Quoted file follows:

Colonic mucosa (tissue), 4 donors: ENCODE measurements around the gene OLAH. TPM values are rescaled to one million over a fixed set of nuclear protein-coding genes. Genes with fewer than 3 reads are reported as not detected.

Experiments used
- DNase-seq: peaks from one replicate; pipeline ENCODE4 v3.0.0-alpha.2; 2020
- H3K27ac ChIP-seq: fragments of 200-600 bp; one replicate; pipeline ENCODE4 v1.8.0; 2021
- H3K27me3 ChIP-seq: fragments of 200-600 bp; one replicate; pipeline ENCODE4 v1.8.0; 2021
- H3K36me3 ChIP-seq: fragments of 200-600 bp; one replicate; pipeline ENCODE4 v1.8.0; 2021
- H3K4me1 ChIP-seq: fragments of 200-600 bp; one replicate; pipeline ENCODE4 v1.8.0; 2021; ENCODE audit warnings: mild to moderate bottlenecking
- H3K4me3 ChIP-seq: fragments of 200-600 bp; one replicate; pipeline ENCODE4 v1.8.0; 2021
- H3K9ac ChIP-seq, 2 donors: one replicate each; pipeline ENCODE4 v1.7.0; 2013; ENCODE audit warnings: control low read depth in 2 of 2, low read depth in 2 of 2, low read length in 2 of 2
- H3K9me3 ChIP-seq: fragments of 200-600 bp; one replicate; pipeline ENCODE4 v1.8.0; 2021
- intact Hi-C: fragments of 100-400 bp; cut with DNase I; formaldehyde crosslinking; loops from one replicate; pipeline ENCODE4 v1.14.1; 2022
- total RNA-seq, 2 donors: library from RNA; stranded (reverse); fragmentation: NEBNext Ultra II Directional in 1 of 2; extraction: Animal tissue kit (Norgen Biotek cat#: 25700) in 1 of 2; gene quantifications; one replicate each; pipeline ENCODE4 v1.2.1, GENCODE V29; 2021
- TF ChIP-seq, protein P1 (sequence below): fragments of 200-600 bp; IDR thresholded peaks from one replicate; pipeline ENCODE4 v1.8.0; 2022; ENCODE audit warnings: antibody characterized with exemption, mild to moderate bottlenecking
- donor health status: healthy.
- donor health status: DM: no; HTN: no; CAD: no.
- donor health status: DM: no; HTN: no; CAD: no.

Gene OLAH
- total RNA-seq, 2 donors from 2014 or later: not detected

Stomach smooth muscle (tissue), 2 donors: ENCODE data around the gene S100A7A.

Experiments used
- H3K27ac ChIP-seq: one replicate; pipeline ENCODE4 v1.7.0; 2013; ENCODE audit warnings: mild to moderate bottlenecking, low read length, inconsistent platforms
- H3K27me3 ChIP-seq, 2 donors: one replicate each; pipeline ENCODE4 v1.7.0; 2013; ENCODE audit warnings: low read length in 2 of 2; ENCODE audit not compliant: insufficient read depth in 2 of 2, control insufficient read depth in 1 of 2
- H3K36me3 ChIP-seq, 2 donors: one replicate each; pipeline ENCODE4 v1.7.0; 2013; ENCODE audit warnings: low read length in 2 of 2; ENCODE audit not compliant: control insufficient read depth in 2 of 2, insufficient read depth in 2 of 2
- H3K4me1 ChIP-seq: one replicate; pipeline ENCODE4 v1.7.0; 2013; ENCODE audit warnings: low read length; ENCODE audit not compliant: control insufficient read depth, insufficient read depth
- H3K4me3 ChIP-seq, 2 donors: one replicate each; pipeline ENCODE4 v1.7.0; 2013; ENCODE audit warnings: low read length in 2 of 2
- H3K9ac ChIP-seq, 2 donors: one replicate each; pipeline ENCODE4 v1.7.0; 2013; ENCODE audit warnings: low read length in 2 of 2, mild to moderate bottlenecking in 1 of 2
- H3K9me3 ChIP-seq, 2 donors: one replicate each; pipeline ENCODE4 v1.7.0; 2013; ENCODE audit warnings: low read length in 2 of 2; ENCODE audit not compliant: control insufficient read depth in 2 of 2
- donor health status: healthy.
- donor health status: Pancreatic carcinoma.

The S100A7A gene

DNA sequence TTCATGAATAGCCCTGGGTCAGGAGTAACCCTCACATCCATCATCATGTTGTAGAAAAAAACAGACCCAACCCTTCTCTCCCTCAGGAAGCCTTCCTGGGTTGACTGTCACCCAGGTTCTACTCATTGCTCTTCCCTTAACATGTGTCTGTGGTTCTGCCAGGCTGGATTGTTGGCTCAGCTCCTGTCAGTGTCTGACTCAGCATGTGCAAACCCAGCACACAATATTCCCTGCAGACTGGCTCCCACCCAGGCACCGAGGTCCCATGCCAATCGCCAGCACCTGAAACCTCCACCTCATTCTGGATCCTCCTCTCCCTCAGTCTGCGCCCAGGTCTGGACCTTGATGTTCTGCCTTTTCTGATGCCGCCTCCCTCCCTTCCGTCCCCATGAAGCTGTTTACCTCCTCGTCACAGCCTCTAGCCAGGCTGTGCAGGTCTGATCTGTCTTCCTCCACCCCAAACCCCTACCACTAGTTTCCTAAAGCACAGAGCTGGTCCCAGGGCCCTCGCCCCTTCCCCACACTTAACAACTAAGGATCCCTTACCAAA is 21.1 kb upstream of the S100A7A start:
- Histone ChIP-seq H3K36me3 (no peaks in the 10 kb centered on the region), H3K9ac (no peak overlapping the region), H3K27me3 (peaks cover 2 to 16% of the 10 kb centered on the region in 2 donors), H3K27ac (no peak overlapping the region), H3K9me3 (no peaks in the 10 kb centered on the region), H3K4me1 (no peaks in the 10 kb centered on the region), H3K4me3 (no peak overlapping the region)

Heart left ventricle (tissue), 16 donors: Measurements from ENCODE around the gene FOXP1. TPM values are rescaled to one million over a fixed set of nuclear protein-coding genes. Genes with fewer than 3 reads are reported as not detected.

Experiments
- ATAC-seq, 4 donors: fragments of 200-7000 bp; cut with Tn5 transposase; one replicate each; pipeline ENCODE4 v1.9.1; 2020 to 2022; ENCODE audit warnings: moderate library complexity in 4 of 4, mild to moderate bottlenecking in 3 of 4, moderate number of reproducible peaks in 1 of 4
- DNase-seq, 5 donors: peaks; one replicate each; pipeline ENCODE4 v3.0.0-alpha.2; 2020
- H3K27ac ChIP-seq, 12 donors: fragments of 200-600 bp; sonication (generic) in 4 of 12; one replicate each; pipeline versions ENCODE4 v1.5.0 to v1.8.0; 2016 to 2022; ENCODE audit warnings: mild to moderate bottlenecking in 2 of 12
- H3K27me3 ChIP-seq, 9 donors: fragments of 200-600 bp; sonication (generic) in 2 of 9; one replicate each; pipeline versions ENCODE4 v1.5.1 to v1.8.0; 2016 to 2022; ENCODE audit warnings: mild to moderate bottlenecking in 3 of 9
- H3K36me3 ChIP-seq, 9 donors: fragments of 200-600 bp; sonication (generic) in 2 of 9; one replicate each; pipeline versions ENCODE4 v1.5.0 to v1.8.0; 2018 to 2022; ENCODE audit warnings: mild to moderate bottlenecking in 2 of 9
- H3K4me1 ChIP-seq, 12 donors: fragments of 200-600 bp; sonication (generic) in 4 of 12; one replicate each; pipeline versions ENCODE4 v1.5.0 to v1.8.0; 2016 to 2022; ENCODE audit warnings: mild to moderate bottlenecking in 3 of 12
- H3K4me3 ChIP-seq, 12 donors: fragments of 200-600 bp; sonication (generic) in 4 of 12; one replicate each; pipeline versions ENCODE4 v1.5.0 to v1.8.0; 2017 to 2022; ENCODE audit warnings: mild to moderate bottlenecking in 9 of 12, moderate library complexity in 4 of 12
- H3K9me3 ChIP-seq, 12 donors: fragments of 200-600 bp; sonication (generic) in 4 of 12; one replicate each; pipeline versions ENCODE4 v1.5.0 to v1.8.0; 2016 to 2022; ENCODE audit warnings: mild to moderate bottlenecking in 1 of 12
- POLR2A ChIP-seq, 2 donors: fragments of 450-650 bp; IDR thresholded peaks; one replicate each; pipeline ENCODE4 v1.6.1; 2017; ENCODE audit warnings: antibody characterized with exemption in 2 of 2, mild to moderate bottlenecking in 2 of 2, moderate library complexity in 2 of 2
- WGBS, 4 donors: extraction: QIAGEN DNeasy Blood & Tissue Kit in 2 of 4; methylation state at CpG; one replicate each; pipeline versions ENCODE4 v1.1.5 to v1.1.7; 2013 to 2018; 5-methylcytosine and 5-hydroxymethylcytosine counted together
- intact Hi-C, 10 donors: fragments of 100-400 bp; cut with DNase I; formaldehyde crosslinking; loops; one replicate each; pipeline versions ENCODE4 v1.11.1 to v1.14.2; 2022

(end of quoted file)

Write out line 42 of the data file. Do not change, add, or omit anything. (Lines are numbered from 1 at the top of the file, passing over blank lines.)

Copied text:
- H3K9me3 ChIP-seq, 12 donors: fragments of 200-600 bp; sonication (generic) in 4 of 12; one replicate each; pipeline versions ENCODE4 v1.5.0 to v1.8.0; 2016 to 2022; ENCODE audit warnings: mild to moderate bottlenecking in 1 of 12